.method public hidebysig static void ATest() cil managed
{
    .maxstack 2
    .locals init (
        [0] string s,
        [1] string[] CS$6$0000,
        [2] int32 CS$7$0001,
        [3] bool CS$4$0002)
    L_0000: nop 
    L_0001: nop 
--->L_0002: call string[] EdProgAppData_BLL.Common::GetSomeStrings()
    L_0007: stloc.1 
    L_0008: ldc.i4.0 
    L_0009: stloc.2 
    L_000a: br.s L_001d
    L_000c: ldloc.1 
    L_000d: ldloc.2 
    L_000e: ldelem.ref 
    L_000f: stloc.0 
    L_0010: nop 
    L_0011: ldloc.0 
    L_0012: call void [mscorlib]System.Console::WriteLine(string)
    L_0017: nop 
    L_0018: nop 
    L_0019: ldloc.2 
    L_001a: ldc.i4.1 
    L_001b: add 
    L_001c: stloc.2 
    L_001d: ldloc.2 
    L_001e: ldloc.1 
    L_001f: ldlen 
    L_0020: conv.i4 
    L_0021: clt 
    L_0023: stloc.3 
    L_0024: ldloc.3 
    L_0025: brtrue.s L_000c
    L_0027: ret 
}

BTest() MSIL:

.method public hidebysig static void BTest() cil managed
{
    .maxstack 2
    .locals init (
        [0] string[] strings,
        [1] string s,
        [2] string[] CS$6$0000,
        [3] int32 CS$7$0001,
        [4] bool CS$4$0002)
    L_0000: nop 
--->L_0001: call string[] EdProgAppData_BLL.Common::GetSomeStrings()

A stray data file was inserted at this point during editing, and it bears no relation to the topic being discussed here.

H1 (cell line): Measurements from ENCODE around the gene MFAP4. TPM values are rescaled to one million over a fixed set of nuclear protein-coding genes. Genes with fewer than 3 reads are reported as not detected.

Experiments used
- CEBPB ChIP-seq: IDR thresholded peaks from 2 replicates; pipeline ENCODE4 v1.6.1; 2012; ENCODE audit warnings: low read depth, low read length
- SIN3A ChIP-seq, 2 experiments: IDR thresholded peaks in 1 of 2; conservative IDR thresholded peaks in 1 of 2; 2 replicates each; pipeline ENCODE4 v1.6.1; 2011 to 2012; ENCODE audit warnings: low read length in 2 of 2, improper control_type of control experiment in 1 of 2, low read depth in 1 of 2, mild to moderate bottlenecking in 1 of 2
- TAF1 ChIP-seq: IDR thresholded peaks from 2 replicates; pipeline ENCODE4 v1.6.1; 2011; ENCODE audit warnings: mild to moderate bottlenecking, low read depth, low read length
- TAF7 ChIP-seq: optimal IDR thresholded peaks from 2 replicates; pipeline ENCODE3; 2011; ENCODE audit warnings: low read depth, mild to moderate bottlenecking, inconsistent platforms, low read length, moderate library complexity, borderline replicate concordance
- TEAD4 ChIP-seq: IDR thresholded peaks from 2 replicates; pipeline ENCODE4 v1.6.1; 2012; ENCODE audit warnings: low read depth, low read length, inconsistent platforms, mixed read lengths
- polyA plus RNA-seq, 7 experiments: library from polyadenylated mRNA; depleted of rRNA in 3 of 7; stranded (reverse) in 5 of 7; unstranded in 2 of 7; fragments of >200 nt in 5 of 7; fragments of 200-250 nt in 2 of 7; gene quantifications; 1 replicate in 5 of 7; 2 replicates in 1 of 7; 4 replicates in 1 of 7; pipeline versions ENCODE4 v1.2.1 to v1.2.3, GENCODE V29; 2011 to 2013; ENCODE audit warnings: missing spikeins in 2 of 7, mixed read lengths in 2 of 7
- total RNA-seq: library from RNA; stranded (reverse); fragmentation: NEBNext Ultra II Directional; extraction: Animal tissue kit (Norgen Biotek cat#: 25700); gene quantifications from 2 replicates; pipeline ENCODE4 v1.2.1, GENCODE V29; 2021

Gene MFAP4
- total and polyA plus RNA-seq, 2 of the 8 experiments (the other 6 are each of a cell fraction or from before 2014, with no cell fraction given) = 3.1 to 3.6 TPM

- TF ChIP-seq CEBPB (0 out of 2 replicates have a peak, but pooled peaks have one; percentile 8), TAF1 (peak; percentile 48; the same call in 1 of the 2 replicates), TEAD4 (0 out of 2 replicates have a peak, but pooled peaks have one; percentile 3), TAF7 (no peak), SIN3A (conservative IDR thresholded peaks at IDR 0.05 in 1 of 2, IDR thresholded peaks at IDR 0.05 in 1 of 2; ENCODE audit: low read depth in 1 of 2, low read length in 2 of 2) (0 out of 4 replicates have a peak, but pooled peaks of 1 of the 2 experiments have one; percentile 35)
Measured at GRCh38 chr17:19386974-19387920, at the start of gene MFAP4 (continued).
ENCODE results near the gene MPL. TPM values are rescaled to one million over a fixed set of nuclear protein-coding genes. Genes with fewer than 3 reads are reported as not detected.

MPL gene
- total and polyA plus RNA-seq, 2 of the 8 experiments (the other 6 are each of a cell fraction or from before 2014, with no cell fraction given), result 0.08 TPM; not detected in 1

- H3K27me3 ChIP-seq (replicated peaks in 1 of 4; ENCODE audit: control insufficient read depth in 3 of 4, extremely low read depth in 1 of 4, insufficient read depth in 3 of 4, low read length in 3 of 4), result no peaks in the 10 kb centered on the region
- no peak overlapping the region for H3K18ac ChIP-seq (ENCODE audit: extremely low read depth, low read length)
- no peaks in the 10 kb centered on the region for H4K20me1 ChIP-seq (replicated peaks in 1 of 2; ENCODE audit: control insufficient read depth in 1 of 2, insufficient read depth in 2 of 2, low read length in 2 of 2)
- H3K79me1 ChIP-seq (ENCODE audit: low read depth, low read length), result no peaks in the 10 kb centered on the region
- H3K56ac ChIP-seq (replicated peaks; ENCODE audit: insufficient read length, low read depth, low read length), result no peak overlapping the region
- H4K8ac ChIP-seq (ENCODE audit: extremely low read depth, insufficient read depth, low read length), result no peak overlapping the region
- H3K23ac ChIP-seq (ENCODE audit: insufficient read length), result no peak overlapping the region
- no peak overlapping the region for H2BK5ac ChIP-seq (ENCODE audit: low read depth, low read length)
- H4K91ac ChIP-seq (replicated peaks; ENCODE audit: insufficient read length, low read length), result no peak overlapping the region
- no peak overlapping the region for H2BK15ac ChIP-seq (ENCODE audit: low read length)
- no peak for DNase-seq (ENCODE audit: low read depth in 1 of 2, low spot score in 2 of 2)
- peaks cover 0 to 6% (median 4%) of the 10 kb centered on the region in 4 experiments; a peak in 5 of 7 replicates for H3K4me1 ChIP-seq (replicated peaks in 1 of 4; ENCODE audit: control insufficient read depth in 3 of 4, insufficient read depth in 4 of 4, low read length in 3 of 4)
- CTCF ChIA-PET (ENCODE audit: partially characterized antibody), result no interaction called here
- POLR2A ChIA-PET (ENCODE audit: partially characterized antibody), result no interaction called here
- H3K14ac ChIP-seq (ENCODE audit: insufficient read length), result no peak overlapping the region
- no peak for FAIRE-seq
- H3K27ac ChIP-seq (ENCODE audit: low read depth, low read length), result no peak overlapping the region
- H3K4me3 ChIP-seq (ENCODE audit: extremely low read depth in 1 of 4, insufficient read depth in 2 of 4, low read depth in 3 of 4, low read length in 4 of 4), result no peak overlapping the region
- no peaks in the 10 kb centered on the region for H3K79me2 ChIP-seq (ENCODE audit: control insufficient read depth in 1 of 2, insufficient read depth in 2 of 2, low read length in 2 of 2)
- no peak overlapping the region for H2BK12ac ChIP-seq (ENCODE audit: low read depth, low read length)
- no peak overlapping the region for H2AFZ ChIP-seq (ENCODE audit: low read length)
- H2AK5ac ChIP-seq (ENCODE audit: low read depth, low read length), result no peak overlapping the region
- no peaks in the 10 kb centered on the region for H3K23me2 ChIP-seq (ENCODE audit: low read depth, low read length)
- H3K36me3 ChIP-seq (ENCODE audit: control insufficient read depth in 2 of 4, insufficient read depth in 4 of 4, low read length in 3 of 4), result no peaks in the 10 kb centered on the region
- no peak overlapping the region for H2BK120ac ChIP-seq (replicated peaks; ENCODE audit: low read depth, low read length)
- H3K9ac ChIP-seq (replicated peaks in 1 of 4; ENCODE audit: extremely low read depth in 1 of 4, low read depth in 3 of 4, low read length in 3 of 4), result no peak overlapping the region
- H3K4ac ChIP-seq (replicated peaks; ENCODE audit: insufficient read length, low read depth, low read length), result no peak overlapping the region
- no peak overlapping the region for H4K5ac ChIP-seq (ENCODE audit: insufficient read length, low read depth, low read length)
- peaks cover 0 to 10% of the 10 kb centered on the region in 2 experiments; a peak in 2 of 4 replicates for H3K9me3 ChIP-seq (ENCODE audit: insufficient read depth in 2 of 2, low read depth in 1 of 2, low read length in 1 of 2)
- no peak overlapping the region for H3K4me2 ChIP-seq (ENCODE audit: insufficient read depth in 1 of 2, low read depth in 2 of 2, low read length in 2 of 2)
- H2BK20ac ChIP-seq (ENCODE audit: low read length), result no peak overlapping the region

L_0006: stloc.0 
    L_0007: nop 
    L_0008: ldloc.0 
    L_0009: stloc.2 
    L_000a: ldc.i4.0 
    L_000b: stloc.3 
    L_000c: br.s L_001f
    L_000e: ldloc.2 
    L_000f: ldloc.3 
    L_0010: ldelem.ref 
    L_0011: stloc.1 
    L_0012: nop 
    L_0013: ldloc.1 
    L_0014: call void [mscorlib]System.Console::WriteLine(string)
    L_0019: nop 
    L_001a: nop 
    L_001b: ldloc.3 
    L_001c: ldc.i4.1 
    L_001d: add 
    L_001e: stloc.3 
    L_001f: ldloc.3 
    L_0020: ldloc.2 
    L_0021: ldlen 
    L_0022: conv.i4 
    L_0023: clt 
    L_0025: stloc.s CS$4$0002
    L_0027: ldloc.s CS$4$0002
    L_0029: brtrue.s L_000e
    L_002b: ret 
}
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One way to remember how this works it to consider this: The iterator wouldn't work if it kept calling your method over and over.

Your method returns a list of items. If the loop kept calling your method over and over, it would (barring side effects) keep getting back that same list. How would the loop know, on the second call, that it had already processed the first item in the list?

Anything you can enumerate over has a GetEnumerator() method, which must return a type (usually a type implementing IEnumerator, but it doesn't have to be). The returned type must have a Current property and a MoveNext() method.

The returned type is your enumerator object, and your foreach loop holds a reference to that enumerator object as it enumerates. It keeps calling Current and MoveNext() on that enumerator object until MoveNext() returns false.

Using foreach is usually more readable and convenient, but you can also enumerate "manually" if you want to:

List<string> dates = someMethodCall();
IEnumerator<string> myEnumerator = dates.GetEnumerator();
while (myEnumerator.MoveNext())
{
    // do something with myEnumerator.Current
}